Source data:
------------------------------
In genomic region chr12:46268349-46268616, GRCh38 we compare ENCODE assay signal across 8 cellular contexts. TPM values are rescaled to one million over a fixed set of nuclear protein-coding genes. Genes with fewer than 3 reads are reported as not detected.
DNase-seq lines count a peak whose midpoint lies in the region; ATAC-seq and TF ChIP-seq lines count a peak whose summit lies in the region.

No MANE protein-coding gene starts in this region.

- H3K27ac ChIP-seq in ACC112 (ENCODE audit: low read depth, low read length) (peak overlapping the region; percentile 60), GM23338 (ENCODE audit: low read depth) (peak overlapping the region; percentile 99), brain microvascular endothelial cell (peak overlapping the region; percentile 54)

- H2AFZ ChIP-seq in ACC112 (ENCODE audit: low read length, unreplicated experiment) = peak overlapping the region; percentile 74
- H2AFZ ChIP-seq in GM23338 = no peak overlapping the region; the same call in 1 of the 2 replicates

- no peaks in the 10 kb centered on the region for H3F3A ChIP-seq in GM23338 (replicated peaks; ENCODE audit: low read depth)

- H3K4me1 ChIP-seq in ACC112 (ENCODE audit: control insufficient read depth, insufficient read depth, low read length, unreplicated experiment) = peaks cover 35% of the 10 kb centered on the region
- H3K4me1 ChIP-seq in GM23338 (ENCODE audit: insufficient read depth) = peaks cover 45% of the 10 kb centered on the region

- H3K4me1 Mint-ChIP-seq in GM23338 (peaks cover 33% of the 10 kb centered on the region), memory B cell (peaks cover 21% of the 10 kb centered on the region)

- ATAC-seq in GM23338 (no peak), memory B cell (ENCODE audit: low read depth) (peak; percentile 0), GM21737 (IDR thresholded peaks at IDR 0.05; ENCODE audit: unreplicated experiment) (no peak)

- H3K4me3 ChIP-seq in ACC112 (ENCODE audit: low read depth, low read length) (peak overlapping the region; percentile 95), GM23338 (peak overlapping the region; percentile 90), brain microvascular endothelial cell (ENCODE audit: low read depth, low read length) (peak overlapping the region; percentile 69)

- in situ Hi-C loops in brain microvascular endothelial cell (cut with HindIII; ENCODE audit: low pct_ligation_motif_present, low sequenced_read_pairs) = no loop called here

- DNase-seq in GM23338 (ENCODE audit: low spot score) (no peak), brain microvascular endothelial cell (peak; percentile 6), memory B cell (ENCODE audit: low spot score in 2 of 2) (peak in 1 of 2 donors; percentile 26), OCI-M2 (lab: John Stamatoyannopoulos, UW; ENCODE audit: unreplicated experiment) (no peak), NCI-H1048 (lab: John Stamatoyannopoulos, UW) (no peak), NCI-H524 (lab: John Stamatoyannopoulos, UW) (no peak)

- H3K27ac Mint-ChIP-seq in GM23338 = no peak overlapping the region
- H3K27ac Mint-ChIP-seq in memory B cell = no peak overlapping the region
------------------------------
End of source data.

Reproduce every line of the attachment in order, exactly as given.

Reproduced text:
In genomic region chr12:46268349-46268616, GRCh38 we compare ENCODE assay signal across 8 cellular contexts. TPM values are rescaled to one million over a fixed set of nuclear protein-coding genes. Genes with fewer than 3 reads are reported as not detected.
DNase-seq lines count a peak whose midpoint lies in the region; ATAC-seq and TF ChIP-seq lines count a peak whose summit lies in the region.

No MANE protein-coding gene starts in this region.

- H3K27ac ChIP-seq in ACC112 (ENCODE audit: low read depth, low read length) (peak overlapping the region; percentile 60), GM23338 (ENCODE audit: low read depth) (peak overlapping the region; percentile 99), brain microvascular endothelial cell (peak overlapping the region; percentile 54)

- H2AFZ ChIP-seq in ACC112 (ENCODE audit: low read length, unreplicated experiment) = peak overlapping the region; percentile 74
- H2AFZ ChIP-seq in GM23338 = no peak overlapping the region; the same call in 1 of the 2 replicates

- no peaks in the 10 kb centered on the region for H3F3A ChIP-seq in GM23338 (replicated peaks; ENCODE audit: low read depth)

- H3K4me1 ChIP-seq in ACC112 (ENCODE audit: control insufficient read depth, insufficient read depth, low read length, unreplicated experiment) = peaks cover 35% of the 10 kb centered on the region
- H3K4me1 ChIP-seq in GM23338 (ENCODE audit: insufficient read depth) = peaks cover 45% of the 10 kb centered on the region

- H3K4me1 Mint-ChIP-seq in GM23338 (peaks cover 33% of the 10 kb centered on the region), memory B cell (peaks cover 21% of the 10 kb centered on the region)

- ATAC-seq in GM23338 (no peak), memory B cell (ENCODE audit: low read depth) (peak; percentile 0), GM21737 (IDR thresholded peaks at IDR 0.05; ENCODE audit: unreplicated experiment) (no peak)

- H3K4me3 ChIP-seq in ACC112 (ENCODE audit: low read depth, low read length) (peak overlapping the region; percentile 95), GM23338 (peak overlapping the region; percentile 90), brain microvascular endothelial cell (ENCODE audit: low read depth, low read length) (peak overlapping the region; percentile 69)

- in situ Hi-C loops in brain microvascular endothelial cell (cut with HindIII; ENCODE audit: low pct_ligation_motif_present, low sequenced_read_pairs) = no loop called here

- DNase-seq in GM23338 (ENCODE audit: low spot score) (no peak), brain microvascular endothelial cell (peak; percentile 6), memory B cell (ENCODE audit: low spot score in 2 of 2) (peak in 1 of 2 donors; percentile 26), OCI-M2 (lab: John Stamatoyannopoulos, UW; ENCODE audit: unreplicated experiment) (no peak), NCI-H1048 (lab: John Stamatoyannopoulos, UW) (no peak), NCI-H524 (lab: John Stamatoyannopoulos, UW) (no peak)

- H3K27ac Mint-ChIP-seq in GM23338 = no peak overlapping the region
- H3K27ac Mint-ChIP-seq in memory B cell = no peak overlapping the region